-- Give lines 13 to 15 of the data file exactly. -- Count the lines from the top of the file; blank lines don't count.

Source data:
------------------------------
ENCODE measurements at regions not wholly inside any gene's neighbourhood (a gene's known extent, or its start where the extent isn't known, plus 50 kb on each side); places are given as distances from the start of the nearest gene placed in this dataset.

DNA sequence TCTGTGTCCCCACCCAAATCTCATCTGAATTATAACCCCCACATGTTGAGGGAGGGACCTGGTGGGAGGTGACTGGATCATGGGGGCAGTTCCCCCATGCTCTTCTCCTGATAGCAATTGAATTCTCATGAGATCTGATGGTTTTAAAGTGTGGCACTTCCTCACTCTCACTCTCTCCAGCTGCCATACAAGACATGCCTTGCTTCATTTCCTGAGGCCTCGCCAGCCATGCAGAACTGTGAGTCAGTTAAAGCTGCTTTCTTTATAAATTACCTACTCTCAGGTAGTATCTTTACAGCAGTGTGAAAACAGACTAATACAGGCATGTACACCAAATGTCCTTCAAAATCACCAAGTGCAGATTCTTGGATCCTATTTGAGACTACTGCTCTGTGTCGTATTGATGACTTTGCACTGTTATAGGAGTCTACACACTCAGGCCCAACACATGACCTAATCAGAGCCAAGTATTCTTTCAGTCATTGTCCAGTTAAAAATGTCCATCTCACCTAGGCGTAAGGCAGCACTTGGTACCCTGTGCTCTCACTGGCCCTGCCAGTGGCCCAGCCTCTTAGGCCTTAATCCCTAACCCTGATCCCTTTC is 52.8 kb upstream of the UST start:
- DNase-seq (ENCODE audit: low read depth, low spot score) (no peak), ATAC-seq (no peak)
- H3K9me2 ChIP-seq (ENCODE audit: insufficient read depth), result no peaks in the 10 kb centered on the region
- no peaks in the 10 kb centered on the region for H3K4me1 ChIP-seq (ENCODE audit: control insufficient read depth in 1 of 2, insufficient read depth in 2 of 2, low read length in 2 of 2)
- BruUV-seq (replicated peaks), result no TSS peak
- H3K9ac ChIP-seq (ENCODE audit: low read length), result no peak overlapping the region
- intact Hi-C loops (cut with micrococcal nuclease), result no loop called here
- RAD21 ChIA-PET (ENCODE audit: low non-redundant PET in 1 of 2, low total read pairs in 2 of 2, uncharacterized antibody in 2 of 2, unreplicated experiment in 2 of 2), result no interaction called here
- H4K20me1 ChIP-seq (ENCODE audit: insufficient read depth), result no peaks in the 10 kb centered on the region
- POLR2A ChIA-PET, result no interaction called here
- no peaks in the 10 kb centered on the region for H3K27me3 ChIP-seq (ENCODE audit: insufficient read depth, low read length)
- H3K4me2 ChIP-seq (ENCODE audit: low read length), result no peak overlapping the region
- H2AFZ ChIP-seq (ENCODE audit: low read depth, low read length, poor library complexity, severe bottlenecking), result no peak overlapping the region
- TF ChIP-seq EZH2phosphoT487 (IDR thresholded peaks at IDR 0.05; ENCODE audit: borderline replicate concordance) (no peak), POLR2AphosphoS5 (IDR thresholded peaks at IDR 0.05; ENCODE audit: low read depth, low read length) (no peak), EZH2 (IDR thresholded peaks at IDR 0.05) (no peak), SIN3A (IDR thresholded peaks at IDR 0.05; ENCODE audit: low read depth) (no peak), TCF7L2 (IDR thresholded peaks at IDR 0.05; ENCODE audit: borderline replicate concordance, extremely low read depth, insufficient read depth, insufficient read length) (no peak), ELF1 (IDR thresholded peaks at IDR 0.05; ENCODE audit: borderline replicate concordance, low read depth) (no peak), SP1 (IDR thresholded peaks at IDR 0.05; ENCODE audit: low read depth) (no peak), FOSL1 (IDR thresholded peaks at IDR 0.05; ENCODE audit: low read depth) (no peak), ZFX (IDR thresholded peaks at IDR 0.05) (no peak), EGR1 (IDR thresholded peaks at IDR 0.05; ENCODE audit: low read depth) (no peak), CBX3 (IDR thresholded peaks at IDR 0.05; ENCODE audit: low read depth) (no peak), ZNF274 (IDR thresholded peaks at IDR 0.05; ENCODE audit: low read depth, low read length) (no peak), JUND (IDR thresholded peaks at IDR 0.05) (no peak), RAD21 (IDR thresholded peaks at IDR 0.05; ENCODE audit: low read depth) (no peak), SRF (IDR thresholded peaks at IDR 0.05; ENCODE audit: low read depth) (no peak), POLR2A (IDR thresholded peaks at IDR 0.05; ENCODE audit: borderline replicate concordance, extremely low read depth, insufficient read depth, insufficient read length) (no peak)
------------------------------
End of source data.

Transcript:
- H3K4me2 ChIP-seq (ENCODE audit: low read length), result no peak overlapping the region
- H2AFZ ChIP-seq (ENCODE audit: low read depth, low read length, poor library complexity, severe bottlenecking), result no peak overlapping the region
- TF ChIP-seq EZH2phosphoT487 (IDR thresholded peaks at IDR 0.05; ENCODE audit: borderline replicate concordance) (no peak), POLR2AphosphoS5 (IDR thresholded peaks at IDR 0.05; ENCODE audit: low read depth, low read length) (no peak), EZH2 (IDR thresholded peaks at IDR 0.05) (no peak), SIN3A (IDR thresholded peaks at IDR 0.05; ENCODE audit: low read depth) (no peak), TCF7L2 (IDR thresholded peaks at IDR 0.05; ENCODE audit: borderline replicate concordance, extremely low read depth, insufficient read depth, insufficient read length) (no peak), ELF1 (IDR thresholded peaks at IDR 0.05; ENCODE audit: borderline replicate concordance, low read depth) (no peak), SP1 (IDR thresholded peaks at IDR 0.05; ENCODE audit: low read depth) (no peak), FOSL1 (IDR thresholded peaks at IDR 0.05; ENCODE audit: low read depth) (no peak), ZFX (IDR thresholded peaks at IDR 0.05) (no peak), EGR1 (IDR thresholded peaks at IDR 0.05; ENCODE audit: low read depth) (no peak), CBX3 (IDR thresholded peaks at IDR 0.05; ENCODE audit: low read depth) (no peak), ZNF274 (IDR thresholded peaks at IDR 0.05; ENCODE audit: low read depth, low read length) (no peak), JUND (IDR thresholded peaks at IDR 0.05) (no peak), RAD21 (IDR thresholded peaks at IDR 0.05; ENCODE audit: low read depth) (no peak), SRF (IDR thresholded peaks at IDR 0.05; ENCODE audit: low read depth) (no peak), POLR2A (IDR thresholded peaks at IDR 0.05; ENCODE audit: borderline replicate concordance, extremely low read depth, insufficient read depth, insufficient read length) (no peak)